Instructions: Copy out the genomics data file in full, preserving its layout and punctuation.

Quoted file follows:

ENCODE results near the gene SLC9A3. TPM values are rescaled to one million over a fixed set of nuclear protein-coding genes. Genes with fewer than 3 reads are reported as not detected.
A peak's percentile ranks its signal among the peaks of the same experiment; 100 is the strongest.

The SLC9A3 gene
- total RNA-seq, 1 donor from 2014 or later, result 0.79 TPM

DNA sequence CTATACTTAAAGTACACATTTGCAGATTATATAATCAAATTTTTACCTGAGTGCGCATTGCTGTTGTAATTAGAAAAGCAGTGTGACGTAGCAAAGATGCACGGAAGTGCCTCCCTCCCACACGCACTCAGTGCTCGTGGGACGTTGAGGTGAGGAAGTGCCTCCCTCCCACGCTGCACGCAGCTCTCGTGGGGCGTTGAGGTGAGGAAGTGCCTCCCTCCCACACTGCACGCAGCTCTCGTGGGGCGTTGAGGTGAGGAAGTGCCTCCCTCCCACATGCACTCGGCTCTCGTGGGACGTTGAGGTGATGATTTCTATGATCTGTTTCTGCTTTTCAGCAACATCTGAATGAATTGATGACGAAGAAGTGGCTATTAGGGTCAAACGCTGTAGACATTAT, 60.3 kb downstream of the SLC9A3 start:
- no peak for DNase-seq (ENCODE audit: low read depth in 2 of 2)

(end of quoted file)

ENCODE results near the gene SLC9A3. TPM values are rescaled to one million over a fixed set of nuclear protein-coding genes. Genes with fewer than 3 reads are reported as not detected.
A peak's percentile ranks its signal among the peaks of the same experiment; 100 is the strongest.

The SLC9A3 gene
- total RNA-seq, 1 donor from 2014 or later, result 0.79 TPM

DNA sequence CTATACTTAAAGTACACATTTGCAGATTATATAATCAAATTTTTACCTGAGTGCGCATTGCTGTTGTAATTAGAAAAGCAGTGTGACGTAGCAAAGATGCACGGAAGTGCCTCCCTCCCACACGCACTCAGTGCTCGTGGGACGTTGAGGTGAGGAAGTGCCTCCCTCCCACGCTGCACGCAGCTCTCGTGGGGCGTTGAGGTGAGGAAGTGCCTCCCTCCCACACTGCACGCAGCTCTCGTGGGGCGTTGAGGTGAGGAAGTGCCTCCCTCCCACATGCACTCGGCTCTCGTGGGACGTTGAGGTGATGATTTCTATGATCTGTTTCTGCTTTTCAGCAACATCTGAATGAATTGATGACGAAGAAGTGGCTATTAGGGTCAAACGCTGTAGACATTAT, 60.3 kb downstream of the SLC9A3 start:
- no peak for DNase-seq (ENCODE audit: low read depth in 2 of 2)